Bioinert metals are used for medical implants and in some industrial applications. This study was performed to detect and analyze peculiarities that appear in the temperature distributions during quasi-static tensile testing of bioinert alloys. These alloys include VT1-0 titanium, Zr-1%Nb and Ti-45%Nb in both coarse-grain (CG) and ultrafine-grain (UFG) states. The crystal structure, as well as the crystal domain and grain sizes of these alloys in the UFG state, may be different from the CG versions and identifying the thermal signatures that occur during their deformation and fracture is of interest, as it may lead to an understanding of physical processes that occur during loading. By comparing the surface temperature distributions of specimens undergoing deformation under tensile loading to the distributions at maximum temperatures it was found that the observed differences depend on the alloy type, the alloy structural state and the thermal properties of structural defects in the specimen. Macro-defects were found in some specimens of VT1-0 titanium, Zr-1Nb and Ti-45Nb alloys in both the CG and UFG states. The average tensile strength of specimens containing defects was lower than that of specimens with no defects. Infrared thermography documents change in the thermal patterns of specimens as they are deformed under tensile loading and when the load stops changing or the specimen breaks.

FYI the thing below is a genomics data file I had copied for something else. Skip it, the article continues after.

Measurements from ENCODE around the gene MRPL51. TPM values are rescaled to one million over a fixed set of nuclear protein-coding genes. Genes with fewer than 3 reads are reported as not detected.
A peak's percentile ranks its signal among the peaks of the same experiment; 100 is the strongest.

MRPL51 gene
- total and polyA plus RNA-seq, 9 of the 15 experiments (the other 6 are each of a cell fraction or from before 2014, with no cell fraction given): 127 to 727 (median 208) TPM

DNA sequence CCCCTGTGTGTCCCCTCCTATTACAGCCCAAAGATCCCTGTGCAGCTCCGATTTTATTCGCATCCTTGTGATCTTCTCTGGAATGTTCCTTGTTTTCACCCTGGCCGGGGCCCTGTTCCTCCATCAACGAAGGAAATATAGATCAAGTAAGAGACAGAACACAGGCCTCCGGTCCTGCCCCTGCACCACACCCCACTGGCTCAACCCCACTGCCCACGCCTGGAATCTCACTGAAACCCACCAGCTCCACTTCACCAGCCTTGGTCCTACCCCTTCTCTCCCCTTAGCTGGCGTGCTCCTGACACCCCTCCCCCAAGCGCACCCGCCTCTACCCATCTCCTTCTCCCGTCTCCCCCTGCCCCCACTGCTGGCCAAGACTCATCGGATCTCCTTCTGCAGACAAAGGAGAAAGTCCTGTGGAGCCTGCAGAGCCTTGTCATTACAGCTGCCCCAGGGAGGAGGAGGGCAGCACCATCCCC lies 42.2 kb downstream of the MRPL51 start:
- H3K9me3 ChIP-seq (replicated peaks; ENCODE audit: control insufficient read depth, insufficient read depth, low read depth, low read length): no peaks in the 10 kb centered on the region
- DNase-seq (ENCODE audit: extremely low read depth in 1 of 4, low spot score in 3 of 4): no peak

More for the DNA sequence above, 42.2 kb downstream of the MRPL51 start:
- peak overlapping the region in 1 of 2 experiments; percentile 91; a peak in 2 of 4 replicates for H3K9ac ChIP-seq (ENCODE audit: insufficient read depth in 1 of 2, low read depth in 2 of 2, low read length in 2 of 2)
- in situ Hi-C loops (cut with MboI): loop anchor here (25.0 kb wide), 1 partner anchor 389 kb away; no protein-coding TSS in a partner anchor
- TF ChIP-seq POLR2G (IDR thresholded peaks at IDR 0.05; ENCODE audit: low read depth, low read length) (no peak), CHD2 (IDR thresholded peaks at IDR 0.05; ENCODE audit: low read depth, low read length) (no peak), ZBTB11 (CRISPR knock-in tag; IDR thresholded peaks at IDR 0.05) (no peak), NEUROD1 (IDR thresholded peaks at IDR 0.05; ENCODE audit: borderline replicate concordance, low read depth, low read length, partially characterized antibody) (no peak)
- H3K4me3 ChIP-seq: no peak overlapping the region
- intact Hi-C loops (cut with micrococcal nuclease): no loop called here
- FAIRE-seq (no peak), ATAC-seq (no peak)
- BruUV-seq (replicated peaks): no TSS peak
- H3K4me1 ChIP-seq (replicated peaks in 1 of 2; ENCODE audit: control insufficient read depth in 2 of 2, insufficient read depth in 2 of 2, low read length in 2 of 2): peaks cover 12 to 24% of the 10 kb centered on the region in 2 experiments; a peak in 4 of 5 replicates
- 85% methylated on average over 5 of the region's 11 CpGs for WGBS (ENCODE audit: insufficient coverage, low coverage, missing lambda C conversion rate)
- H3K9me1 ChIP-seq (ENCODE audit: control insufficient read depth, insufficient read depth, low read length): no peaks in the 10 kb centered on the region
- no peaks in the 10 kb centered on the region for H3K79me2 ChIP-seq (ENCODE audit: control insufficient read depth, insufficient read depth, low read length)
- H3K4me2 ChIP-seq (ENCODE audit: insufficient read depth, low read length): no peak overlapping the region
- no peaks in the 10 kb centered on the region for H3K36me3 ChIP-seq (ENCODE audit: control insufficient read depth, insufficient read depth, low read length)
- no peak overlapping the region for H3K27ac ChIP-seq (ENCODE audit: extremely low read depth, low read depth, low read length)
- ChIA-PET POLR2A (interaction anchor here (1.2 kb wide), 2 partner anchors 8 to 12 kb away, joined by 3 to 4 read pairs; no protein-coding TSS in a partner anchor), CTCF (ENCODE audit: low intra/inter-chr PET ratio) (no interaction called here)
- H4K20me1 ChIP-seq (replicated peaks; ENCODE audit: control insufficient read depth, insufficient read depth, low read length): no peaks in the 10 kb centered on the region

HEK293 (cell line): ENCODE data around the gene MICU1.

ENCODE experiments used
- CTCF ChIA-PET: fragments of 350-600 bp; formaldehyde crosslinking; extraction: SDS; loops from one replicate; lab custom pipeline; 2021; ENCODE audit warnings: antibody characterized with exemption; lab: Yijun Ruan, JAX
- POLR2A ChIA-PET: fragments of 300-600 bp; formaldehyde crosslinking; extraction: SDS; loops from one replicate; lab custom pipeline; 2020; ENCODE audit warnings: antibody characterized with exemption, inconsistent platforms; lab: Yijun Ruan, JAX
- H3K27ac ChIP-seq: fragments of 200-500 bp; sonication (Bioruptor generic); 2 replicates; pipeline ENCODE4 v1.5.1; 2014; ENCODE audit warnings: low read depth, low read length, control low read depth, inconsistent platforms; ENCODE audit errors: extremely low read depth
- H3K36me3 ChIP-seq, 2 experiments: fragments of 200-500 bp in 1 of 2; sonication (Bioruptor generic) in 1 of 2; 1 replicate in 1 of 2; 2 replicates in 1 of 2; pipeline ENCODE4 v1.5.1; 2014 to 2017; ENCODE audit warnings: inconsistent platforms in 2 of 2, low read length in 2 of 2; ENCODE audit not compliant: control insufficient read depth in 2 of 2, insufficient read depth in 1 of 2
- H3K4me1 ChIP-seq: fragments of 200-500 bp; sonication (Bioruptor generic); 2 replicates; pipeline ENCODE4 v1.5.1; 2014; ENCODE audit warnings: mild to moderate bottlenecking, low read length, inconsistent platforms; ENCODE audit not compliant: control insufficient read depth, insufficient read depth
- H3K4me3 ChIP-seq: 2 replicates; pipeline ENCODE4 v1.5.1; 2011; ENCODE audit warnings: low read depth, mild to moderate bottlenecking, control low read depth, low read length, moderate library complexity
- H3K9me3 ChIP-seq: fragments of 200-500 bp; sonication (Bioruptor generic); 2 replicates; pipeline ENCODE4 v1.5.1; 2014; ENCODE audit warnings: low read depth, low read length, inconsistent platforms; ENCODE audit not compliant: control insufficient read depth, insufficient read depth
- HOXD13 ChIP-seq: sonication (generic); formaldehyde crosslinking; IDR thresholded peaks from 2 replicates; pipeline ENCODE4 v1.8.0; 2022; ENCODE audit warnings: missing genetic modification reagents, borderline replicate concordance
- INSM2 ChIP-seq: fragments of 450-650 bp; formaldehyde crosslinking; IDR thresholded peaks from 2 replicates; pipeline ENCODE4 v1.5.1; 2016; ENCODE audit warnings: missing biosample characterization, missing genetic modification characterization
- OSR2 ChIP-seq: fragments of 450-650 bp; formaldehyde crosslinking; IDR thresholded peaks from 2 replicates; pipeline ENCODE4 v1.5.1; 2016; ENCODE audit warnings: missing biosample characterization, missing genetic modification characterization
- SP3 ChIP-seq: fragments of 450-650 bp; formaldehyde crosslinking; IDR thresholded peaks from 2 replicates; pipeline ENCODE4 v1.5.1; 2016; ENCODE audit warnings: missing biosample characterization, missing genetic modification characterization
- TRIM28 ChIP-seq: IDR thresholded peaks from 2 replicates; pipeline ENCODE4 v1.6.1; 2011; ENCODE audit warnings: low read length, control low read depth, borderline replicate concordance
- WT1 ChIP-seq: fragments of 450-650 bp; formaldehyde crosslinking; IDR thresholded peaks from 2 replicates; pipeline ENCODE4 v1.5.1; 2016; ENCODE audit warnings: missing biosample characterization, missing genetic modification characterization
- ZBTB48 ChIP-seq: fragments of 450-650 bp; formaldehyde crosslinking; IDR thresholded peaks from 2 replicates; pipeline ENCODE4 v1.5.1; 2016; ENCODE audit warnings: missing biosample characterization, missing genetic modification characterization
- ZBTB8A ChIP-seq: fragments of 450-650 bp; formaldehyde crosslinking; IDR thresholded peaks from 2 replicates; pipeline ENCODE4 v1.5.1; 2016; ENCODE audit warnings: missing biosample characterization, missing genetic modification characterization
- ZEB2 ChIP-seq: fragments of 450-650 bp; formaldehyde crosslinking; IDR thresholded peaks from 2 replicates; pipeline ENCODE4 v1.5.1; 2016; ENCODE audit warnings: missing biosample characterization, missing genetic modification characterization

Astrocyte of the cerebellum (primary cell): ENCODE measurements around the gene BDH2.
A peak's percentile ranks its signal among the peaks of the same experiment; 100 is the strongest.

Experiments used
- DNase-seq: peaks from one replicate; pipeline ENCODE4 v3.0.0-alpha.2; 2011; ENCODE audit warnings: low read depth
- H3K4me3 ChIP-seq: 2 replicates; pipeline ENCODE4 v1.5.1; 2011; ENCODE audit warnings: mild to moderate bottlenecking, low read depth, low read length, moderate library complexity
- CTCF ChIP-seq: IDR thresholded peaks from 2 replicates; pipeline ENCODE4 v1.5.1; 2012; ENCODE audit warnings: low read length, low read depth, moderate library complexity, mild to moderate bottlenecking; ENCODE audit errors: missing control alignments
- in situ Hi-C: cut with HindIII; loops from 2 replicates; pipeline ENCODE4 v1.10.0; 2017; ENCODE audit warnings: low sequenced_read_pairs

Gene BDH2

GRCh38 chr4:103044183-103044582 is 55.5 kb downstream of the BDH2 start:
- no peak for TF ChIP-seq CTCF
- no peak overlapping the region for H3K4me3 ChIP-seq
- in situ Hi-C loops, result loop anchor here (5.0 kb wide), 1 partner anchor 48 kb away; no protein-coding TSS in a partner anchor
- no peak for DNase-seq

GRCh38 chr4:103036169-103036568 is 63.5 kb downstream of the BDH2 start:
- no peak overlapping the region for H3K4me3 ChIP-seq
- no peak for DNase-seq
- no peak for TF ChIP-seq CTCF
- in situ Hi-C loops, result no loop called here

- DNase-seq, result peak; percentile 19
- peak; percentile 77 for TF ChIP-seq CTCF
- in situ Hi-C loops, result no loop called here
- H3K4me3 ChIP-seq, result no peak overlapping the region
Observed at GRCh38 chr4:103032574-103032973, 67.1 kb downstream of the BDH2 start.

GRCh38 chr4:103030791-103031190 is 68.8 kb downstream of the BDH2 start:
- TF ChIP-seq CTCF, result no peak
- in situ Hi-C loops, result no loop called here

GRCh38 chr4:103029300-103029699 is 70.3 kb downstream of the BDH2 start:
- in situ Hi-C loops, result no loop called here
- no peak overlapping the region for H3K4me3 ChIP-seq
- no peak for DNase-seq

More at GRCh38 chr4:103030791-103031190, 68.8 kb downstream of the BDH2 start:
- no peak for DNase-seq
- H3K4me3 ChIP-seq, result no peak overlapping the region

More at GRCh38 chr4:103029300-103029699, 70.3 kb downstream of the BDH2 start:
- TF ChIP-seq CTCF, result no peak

ASJC Scopus subject areas
- Materials Science(all)